Parents Helen and Dhirin were paired under the Snow Leopard Species Survival Plan, a conservation breeding program across accredited zoos to help ensure a healthy, self-sustaining population of snow leopards. Helen has lived at Woodland Park Zoo since 2008 and Dhirin arrived from Oklahoma City Zoo in 2014.

Snow leopards are an endangered species. The snow leopard is a moderately large cat native to the high mountain ranges of Central Asia and Russia, including in Afghanistan, China, India, Kyrgyzstan, Mongolia, Nepal and Pakistan. According to the Seattle-based Snow Leopard Trust, the population of these endangered big cats in the wild is estimated to be between 3,920 and 6,390.

Woodland Park Zoo has long been a conservation partner with the Snow Leopard Trust (SLT); the two organizations are partnering with Kyrgyzstan's State Agency for Environment Protection and Forestry to protect the snow leopards of the Tian Shan mountains. Research cameras set up in the Sarychat Ertash reserve allow researchers to monitor the area's snow leopard population, which they estimate to be around 18 cats. Through innovative programs, effective partnerships, and the latest science, the SLT is saving these endangered cats and improving the lives of people who live in the snow leopard countries of Central Asia.

Tuesday, August 1, 2017

Baby giraffe Lulu takes first steps on the savanna

Posted by: Gigi Allianic, Communications

Lulu's first day on the savanna. Photo: Dennis Dow/WPZ.

This happened today.

It's a new milestone for baby giraffe, Lulu. For the first time, the 1½-month-old giraffe ventured onto the vast African Savanna exhibit with mom Tufani and the herd.

Hey there, guinea fowl. Have you met Lulu? You're about to! Photo: Jeremy Dwyer-Lindgren/WPZ.

“Lulu’s adventurous spirit and self-confidence were on full display during her first introduction on the savanna. She crossed out to the savanna cautiously, but once she was out there, she explored, galloped, and met our gazelle, guinea fowl and a few ducks,” said Katie Ahl, a lead keeper at Woodland Park Zoo.

“Lulu is very independent but you could tell Tufani and Lulu were keeping an eye on each other and it was good to see them check in with each other throughout the introduction,” Katie added.

Photo: Jeremy Dwyer-Lindgren/WPZ.

Lulu’s time on the Savanna will be limited for the first week as introductions continue.  Currently, she has outdoor access in the corrals for guests to enjoy her from 9:30 a.m. to 3:00 p.m. daily. “Lulu and her mom also have access to the barn, which is not viewable to our guests, so she may choose to go in the barn to nurse or nap,” said Katie.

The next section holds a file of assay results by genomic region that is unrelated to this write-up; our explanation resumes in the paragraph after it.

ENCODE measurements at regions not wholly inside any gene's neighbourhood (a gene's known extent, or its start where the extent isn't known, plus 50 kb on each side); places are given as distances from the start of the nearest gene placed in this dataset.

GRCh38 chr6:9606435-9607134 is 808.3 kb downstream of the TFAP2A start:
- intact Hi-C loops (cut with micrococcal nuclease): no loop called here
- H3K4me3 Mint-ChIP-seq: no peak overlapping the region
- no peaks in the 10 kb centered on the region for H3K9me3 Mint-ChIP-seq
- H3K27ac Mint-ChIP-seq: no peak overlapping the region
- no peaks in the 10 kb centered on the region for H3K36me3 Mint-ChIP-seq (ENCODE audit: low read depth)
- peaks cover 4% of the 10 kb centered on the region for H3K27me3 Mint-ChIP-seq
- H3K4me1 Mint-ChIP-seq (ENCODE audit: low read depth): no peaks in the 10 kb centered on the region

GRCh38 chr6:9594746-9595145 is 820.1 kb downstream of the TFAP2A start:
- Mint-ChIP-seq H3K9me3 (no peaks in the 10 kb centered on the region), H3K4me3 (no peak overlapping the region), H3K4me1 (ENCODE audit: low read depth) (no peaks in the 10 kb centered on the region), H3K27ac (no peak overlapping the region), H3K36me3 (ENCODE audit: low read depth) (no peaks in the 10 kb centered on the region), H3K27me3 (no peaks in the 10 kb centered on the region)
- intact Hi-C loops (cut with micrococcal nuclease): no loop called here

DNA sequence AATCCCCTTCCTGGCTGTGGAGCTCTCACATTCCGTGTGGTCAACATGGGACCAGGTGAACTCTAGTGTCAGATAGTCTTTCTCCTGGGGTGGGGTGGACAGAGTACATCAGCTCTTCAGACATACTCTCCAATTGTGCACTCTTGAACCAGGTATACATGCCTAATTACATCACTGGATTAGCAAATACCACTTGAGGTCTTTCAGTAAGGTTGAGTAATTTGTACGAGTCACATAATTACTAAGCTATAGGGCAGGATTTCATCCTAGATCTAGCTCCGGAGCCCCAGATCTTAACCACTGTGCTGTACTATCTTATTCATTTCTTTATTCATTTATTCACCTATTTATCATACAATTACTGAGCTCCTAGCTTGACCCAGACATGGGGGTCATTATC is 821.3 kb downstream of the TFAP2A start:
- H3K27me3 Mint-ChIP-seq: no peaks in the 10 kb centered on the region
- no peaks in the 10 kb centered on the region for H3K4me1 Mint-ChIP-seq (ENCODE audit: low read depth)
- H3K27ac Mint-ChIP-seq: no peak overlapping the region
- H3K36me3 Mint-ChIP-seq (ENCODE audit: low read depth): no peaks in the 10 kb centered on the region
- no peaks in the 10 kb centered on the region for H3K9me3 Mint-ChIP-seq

Branches in the foreground acted as baby bumpers to keep Lulu away from steeper slopes. Photo: John Loughlin/WPZ.

Like human parents do at home for their own babies, the zoo closely inspected the African Savanna and took steps to baby proof the exhibit before introducing Lulu. Baby proofing the exhibit is a standard protocol when baby animals at the zoo go into an exhibit, and it is part of ensuring good animal welfare,” said Martin Ramirez, mammal curator at Woodland Park Zoo. “Giraffe-style baby bumpers were added to the exhibit in the form of branches and logs laid along steeper slopes. We also closed up any gaps where she could potentially wedge herself. The baby bumpers and the watchful eyes of her mom and aunt are a great safety net as she explores her new surroundings.”

Seattle’s tallest baby, Lulu, was born June 20 to first-time parents, 9-year-old giraffe Tufani (too-faw-nee) and 4-year-old Dave. Born at a height of 5’9”, Lulu currently stands at 7’6” tall and weighs 267 pounds.

The family. Photo: Jeremy Dwyer-Lindgren/WPZ.

Widespread across southern and eastern Africa, with smaller isolated populations in west and central Africa, new population surveys estimate an overall 36 to 40 percent decline in the giraffe population. Of the currently recognized subspecies of giraffe, five have decreasing populations, while three are increasing and one is stable.

Giraffe fans can help support conservation efforts by visiting Woodland Park Zoo and supporting Wildlife Survival Fund projects, including the Giraffe Conservation Foundation, which seeks to provide the first long-term ecological monitoring effort of the Angolan giraffe—an important desert-dwelling giraffe subspecies in northwestern Namibia.

Love this girl. Photo: Jeremy Dwyer-Lindgren/WPZ.